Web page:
Wellington Water: Search for land-based emergency water sources nears completion

Wellington Water is close to completing its search for local water sources at parks, hospitals, and schools in metropolitan Wellington.

Drilling at 15 sites since last May has so far confirmed six locations for new emergency wells, part of an emergency network that will supply water from day eight after a major earthquake. Investigations at the final three sites will be completed by the end of the month.

Following a major quake, residential water supply could be out for up to 100 days or more in parts of Wellington. “The emergency network is part of a regional response to this,” says Wellington Water’s community engagement manager Alex van Paassen.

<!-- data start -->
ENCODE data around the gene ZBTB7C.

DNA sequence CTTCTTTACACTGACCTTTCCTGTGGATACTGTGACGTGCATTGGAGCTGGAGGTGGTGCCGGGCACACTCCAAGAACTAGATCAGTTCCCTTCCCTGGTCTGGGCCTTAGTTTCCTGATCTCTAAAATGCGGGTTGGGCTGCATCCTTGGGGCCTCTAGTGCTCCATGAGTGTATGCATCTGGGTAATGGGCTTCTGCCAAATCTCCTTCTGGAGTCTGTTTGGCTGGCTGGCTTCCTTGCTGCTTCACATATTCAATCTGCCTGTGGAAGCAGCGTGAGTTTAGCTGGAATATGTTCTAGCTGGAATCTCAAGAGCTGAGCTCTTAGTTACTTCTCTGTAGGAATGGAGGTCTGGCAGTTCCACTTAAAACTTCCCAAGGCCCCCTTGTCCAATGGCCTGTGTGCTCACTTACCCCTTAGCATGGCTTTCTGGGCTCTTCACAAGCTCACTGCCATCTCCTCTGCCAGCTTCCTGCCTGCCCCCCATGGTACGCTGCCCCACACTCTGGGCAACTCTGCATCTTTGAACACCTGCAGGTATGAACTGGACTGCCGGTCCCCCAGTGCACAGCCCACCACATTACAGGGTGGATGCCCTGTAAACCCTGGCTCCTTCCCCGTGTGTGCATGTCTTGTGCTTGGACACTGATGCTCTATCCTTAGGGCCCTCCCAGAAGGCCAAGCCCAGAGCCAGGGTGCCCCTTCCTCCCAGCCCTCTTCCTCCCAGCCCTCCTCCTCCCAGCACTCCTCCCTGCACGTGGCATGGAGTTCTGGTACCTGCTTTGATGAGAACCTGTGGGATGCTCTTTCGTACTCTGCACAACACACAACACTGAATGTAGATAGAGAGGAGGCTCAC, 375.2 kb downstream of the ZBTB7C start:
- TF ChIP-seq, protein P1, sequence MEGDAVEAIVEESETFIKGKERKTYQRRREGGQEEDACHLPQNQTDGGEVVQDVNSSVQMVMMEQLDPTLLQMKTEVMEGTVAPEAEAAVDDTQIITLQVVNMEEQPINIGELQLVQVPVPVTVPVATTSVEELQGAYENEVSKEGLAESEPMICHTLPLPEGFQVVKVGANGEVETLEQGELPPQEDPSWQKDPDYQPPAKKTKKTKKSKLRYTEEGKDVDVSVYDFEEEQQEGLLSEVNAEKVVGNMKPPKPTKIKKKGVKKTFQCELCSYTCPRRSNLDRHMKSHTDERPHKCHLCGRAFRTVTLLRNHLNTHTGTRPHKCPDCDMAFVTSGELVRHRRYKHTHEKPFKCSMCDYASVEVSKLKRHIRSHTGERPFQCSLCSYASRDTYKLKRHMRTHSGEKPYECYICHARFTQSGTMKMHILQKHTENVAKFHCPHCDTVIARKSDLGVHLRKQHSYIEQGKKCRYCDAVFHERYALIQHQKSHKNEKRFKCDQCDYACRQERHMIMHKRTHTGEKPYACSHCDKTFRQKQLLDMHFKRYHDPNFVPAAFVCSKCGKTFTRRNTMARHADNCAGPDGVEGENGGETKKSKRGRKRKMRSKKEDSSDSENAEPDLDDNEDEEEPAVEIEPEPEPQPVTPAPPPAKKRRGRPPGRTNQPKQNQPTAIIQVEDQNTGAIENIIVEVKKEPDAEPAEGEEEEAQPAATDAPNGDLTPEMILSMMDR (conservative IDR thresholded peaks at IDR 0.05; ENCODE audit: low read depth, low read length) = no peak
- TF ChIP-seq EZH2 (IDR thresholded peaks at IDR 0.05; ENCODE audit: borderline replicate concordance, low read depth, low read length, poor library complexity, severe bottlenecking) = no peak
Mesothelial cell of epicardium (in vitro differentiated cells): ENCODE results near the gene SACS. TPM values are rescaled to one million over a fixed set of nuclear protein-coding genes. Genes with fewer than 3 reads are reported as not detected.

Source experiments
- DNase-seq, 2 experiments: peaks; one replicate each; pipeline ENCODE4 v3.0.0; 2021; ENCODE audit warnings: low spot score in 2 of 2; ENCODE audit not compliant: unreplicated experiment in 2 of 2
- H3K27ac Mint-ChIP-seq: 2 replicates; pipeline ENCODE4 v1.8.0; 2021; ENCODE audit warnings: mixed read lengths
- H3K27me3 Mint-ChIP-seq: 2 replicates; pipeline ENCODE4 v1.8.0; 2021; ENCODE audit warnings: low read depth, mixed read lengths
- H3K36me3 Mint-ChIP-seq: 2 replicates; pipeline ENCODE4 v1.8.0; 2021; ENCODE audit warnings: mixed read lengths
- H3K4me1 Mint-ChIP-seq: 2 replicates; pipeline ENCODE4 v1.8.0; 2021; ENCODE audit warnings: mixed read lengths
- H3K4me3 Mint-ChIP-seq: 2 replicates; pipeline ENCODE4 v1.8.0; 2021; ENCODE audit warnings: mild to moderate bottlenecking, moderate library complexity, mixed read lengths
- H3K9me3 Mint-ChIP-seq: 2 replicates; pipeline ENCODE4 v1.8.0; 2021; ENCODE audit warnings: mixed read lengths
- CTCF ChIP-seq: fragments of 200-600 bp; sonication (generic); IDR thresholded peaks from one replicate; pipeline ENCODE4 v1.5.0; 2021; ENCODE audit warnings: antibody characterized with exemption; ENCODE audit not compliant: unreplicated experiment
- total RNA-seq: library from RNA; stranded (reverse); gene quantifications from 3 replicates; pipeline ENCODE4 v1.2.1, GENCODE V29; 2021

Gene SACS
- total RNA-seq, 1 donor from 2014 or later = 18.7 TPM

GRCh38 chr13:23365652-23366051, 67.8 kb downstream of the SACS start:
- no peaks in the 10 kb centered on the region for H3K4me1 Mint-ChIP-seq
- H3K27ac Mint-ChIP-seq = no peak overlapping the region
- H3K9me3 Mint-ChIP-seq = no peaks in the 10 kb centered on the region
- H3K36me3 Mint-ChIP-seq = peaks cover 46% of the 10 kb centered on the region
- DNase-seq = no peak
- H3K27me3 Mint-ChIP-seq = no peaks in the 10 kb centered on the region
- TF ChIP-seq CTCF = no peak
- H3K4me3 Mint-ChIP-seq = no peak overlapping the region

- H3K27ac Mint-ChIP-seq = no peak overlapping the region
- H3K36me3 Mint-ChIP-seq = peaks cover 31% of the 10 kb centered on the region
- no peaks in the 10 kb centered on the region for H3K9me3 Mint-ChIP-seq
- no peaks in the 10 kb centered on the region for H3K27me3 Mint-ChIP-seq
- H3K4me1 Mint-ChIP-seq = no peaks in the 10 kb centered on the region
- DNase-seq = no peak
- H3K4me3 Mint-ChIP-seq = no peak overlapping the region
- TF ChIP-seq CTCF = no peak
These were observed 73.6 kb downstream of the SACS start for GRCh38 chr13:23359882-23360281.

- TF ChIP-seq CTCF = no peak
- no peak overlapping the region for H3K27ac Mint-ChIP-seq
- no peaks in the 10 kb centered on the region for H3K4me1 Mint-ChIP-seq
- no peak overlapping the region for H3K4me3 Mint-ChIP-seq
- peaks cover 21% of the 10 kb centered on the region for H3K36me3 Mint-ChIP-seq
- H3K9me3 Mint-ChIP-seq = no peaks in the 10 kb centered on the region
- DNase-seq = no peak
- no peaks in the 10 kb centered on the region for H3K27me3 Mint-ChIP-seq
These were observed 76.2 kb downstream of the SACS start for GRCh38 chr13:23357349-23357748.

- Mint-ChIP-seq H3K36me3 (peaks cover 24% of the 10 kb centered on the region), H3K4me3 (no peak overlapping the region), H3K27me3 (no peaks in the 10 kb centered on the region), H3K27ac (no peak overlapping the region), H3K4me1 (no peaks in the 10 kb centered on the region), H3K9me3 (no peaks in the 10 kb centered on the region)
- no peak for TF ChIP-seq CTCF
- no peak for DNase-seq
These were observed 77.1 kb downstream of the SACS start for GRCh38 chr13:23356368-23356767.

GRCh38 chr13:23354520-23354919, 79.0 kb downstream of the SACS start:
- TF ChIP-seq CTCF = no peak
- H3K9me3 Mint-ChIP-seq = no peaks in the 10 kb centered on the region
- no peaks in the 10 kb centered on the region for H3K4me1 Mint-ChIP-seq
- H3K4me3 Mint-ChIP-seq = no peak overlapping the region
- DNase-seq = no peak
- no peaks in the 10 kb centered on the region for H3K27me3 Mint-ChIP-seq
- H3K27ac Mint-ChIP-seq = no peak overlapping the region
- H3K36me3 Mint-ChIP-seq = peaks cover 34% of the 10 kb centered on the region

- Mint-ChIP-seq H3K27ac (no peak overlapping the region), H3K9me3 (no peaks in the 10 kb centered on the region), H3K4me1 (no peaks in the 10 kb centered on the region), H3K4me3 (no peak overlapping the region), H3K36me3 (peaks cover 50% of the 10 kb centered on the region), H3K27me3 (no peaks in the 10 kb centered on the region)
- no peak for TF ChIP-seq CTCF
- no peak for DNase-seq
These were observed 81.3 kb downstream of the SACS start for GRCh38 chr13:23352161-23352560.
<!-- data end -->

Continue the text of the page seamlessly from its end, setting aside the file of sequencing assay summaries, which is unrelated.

“But even if you live next door to one of these wells, people shouldn’t think they don’t need to do anything to be prepared at home, as it will take time to get the emergency network operating after an event.

“It’s vital that people know they’ll need to rely on water they’ve stored at home after an earthquake or other emergency. Having enough water stored at home is just part and parcel of being a Wellingtonian – you should be aiming for 20 litres for every person, per day, for those first seven days.”

As well as safe drinking water, households should have plans for what to do with toilet waste.

The emergency water network will supply more than 20 community water stations and 300 water collection points from wells, streams and rivers in Wellington, Porirua, Upper Hutt and Lower Hutt. It is the result of a partnership between all the four city councils and central government, and is aimed for completion in mid-2018.

This is part of a media release from Wellington Water. Click here to read the full media release.